February 7, 2009
New York Times
The Value of ‘Other People’s Money’

Gaithersburg, Md.

SOME things never change. When President Obama spoke last week of “shameful” bonuses for bankers and the financial community’s “irresponsibility,” he echoed charges leveled nearly a century ago by Louis D. Brandeis. Brandeis, a commercial lawyer, leading reformer and future Supreme Court justice, described a dangerous combination of avarice, lack of accountability and poor oversight in “Other People’s Money, and How the Bankers Use It,” one of the best-known exposés of the Progressive era.

Published in 1914, the book was based on the revelations of the House of Representatives’ Pujo Committee about the predatory practices of J. P. Morgan and other big bankers. “Other People’s Money” influenced both Woodrow Wilson’s New Freedom agenda and Franklin Roosevelt’s New Deal. It also offers valuable lessons for today.

Our current crisis, after all, was in part fueled by bankers making big gambles with other people’s cash. They bundled and sold sub-prime mortgages, took their profits, and then left others holding portfolios full of worthless, even toxic, paper. This was exactly the kind of behavior that Brandeis despised. He believed that it was one thing for an individual to put up capital in risky ventures, playing to win but prepared for failure. But he saw the bankers of his time dodging failure by manipulating the marketplace at the expense of smaller entrepreneurs and consumers.

As president, Wilson tried to put a stop to this. He read the book and called Brandeis in to help draft three bills crucial to the New Freedom agenda — the Federal Reserve Act, the Clayton Antitrust Act, and the law establishing the Federal Trade Commission. These measures allowed Congress to take away banks’ control over currency, banned interlocking directorates (in which banker representatives controlled other corporations), and established rules of fair competition.

Banks found it relatively easy to get around these rules in the 1920s, especially with Republican administrations that did not seem to believe in market regulation. Bankers promoted the purchase of stocks on low margins or down payments, often as little as 10 percent of the price, and then financed the difference by loans, while their brokerage divisions sold the stocks. Then the stock market collapsed in the fall of 1929, taking the banking system down with it.

During the Great Depression, people turned to Brandeis once again. “Other People’s Money” was reissued in an inexpensive edition, and many of those who came to Washington to work on Franklin Roosevelt’s New Deal read it. The New Deal laws, particularly the Glass-Steagall and the Securities Exchange Acts, imposed long overdue regulation of the banking system, required the separation of banking from stock brokerage, and established the Securities and Exchange Commission to regulate the stock markets.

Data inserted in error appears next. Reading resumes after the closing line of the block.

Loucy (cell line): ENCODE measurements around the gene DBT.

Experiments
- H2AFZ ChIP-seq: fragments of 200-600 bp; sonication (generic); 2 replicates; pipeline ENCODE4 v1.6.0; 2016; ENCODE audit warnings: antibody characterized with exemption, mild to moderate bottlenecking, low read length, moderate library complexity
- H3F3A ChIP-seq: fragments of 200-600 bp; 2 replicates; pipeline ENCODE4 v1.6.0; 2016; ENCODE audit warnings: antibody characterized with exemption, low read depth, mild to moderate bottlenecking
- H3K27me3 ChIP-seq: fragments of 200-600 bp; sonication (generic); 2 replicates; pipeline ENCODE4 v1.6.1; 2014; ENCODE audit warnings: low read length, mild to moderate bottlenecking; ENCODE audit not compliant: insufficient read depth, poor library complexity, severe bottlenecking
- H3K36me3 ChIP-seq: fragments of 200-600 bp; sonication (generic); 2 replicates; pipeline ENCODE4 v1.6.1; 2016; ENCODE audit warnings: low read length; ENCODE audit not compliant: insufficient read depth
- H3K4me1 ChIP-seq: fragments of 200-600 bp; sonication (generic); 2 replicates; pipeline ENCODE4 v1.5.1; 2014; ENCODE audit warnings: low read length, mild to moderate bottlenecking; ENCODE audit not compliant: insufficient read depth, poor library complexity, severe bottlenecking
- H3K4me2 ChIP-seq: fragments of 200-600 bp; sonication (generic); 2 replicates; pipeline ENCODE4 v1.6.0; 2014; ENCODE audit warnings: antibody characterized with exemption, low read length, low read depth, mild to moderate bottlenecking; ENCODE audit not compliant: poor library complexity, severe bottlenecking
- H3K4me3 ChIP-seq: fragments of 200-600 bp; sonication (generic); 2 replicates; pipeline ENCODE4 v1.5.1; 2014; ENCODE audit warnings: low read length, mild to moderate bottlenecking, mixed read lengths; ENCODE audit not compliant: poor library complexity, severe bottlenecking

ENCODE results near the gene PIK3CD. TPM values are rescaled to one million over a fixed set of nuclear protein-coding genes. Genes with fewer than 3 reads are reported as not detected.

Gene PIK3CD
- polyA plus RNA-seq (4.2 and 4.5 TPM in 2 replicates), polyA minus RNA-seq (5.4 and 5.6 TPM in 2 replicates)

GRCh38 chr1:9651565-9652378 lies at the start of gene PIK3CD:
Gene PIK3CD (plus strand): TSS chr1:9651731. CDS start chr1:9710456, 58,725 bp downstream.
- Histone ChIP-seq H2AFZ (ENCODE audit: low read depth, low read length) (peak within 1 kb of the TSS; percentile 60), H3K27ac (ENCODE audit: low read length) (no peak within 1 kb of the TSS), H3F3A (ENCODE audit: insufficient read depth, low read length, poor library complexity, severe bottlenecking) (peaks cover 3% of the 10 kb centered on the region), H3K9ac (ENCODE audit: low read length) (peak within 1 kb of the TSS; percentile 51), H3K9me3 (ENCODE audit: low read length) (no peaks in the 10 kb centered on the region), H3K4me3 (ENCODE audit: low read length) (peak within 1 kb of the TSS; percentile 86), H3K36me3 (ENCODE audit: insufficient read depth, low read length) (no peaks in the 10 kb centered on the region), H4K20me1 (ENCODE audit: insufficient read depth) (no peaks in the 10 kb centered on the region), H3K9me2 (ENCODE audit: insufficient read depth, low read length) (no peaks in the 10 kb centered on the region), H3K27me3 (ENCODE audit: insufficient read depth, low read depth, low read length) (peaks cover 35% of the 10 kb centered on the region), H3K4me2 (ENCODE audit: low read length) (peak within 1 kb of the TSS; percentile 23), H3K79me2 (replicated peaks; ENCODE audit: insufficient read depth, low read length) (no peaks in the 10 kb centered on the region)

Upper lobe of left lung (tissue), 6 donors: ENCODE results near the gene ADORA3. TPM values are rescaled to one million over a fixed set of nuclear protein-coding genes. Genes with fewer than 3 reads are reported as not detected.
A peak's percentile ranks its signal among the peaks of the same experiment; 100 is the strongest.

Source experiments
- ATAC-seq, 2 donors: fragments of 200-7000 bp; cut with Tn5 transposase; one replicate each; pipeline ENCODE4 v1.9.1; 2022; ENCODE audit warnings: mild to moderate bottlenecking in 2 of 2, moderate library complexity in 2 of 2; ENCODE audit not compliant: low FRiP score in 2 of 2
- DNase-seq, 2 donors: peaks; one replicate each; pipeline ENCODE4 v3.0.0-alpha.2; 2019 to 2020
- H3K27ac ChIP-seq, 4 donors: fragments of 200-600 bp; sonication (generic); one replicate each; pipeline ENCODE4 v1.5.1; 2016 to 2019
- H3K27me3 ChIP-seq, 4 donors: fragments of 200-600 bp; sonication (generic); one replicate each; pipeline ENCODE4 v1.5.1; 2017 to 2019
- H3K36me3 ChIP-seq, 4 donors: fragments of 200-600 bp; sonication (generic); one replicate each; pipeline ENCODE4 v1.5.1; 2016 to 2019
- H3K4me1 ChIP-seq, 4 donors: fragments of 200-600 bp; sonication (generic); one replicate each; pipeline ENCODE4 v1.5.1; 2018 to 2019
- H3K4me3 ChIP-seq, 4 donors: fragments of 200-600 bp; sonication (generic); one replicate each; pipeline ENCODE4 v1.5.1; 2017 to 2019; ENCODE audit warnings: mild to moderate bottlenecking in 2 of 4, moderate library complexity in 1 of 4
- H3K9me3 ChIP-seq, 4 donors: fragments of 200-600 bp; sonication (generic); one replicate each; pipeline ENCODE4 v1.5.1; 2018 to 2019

For Brandeis, regulation was not supposed to be a restraint on innovation or the entrepreneurial spirit, but rather a check on unbridled greed. He believed in a free market, but one in which the government enforced rules of fair competition so that the most talented could succeed. Clear rules would help ensure that business was conducted fairly and openly.

“Other People’s Money” can help us navigate the new era of regulation that we are likely to enter. It would be wise for Mr. Obama to heed Brandeis’s advice before imposing stricter rules on banking and the stock market. For these plans to be effective, Brandeis would caution, they must be more than cosmetic. Government should oppose banks’ purchases of stock brokerages, for example, to avoid the problems that Brandeis exposed. Furthermore, new rules won’t accomplish much without effective watchdog agencies. The Securities and Exchange Commission, for example, seems to have abandoned its oversight responsibilities during the Bush years, and now, we are paying the price.

As we reel from the financial crisis, “Other People’s Money” and similar indictments of immoral banking behavior will likely find a new audience. Some of the trouble-making bankers will, perhaps, be temporarily chastened. But before we know it, they will once again be complaining about regulation’s “interference” with the market. Don’t listen to them. Good regulation will keep us from losing sight of the importance of those same principles that Brandeis emphasized so many years ago — honesty, openness and a fair playing field.

Melvin I. Urofsky is a professor at Virginia Commonwealth University and the author of the forthcoming “Louis D. Brandeis: A Life.”